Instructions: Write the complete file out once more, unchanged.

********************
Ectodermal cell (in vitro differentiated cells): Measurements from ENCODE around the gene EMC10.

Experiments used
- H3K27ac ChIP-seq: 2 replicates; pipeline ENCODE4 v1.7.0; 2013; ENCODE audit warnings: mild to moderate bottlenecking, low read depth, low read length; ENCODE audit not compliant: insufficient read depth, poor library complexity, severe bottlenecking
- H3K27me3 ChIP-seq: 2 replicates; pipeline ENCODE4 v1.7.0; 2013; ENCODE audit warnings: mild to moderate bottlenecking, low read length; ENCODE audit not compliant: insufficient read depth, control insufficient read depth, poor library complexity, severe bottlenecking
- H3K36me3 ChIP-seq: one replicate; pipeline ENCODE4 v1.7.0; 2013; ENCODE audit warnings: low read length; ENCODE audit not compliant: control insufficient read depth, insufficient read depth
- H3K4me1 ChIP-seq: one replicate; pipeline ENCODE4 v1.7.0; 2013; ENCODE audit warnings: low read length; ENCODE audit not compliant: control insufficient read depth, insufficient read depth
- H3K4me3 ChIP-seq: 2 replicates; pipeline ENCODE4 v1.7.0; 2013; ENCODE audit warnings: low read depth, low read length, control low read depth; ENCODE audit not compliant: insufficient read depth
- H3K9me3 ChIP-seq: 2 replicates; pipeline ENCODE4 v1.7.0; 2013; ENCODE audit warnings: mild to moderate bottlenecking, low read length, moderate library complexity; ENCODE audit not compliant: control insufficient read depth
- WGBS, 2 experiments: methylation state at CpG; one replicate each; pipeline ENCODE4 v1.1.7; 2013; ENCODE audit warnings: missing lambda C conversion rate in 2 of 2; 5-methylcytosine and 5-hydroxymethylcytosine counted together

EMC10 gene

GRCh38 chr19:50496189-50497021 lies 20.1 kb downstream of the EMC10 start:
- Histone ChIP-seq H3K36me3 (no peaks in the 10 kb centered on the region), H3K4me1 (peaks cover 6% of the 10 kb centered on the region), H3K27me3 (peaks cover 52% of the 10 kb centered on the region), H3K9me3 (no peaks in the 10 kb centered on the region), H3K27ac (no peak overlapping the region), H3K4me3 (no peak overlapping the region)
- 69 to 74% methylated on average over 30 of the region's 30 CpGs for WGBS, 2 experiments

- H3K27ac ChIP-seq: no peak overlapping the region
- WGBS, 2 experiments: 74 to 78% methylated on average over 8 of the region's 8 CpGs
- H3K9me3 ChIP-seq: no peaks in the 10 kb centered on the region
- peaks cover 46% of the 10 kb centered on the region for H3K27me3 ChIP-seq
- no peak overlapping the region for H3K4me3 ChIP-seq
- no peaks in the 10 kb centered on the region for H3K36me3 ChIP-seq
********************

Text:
Ectodermal cell (in vitro differentiated cells): Measurements from ENCODE around the gene EMC10.

Experiments used
- H3K27ac ChIP-seq: 2 replicates; pipeline ENCODE4 v1.7.0; 2013; ENCODE audit warnings: mild to moderate bottlenecking, low read depth, low read length; ENCODE audit not compliant: insufficient read depth, poor library complexity, severe bottlenecking
- H3K27me3 ChIP-seq: 2 replicates; pipeline ENCODE4 v1.7.0; 2013; ENCODE audit warnings: mild to moderate bottlenecking, low read length; ENCODE audit not compliant: insufficient read depth, control insufficient read depth, poor library complexity, severe bottlenecking
- H3K36me3 ChIP-seq: one replicate; pipeline ENCODE4 v1.7.0; 2013; ENCODE audit warnings: low read length; ENCODE audit not compliant: control insufficient read depth, insufficient read depth
- H3K4me1 ChIP-seq: one replicate; pipeline ENCODE4 v1.7.0; 2013; ENCODE audit warnings: low read length; ENCODE audit not compliant: control insufficient read depth, insufficient read depth
- H3K4me3 ChIP-seq: 2 replicates; pipeline ENCODE4 v1.7.0; 2013; ENCODE audit warnings: low read depth, low read length, control low read depth; ENCODE audit not compliant: insufficient read depth
- H3K9me3 ChIP-seq: 2 replicates; pipeline ENCODE4 v1.7.0; 2013; ENCODE audit warnings: mild to moderate bottlenecking, low read length, moderate library complexity; ENCODE audit not compliant: control insufficient read depth
- WGBS, 2 experiments: methylation state at CpG; one replicate each; pipeline ENCODE4 v1.1.7; 2013; ENCODE audit warnings: missing lambda C conversion rate in 2 of 2; 5-methylcytosine and 5-hydroxymethylcytosine counted together

EMC10 gene

GRCh38 chr19:50496189-50497021 lies 20.1 kb downstream of the EMC10 start:
- Histone ChIP-seq H3K36me3 (no peaks in the 10 kb centered on the region), H3K4me1 (peaks cover 6% of the 10 kb centered on the region), H3K27me3 (peaks cover 52% of the 10 kb centered on the region), H3K9me3 (no peaks in the 10 kb centered on the region), H3K27ac (no peak overlapping the region), H3K4me3 (no peak overlapping the region)
- 69 to 74% methylated on average over 30 of the region's 30 CpGs for WGBS, 2 experiments

- H3K27ac ChIP-seq: no peak overlapping the region
- WGBS, 2 experiments: 74 to 78% methylated on average over 8 of the region's 8 CpGs
- H3K9me3 ChIP-seq: no peaks in the 10 kb centered on the region
- peaks cover 46% of the 10 kb centered on the region for H3K27me3 ChIP-seq
- no peak overlapping the region for H3K4me3 ChIP-seq
- no peaks in the 10 kb centered on the region for H3K36me3 ChIP-seq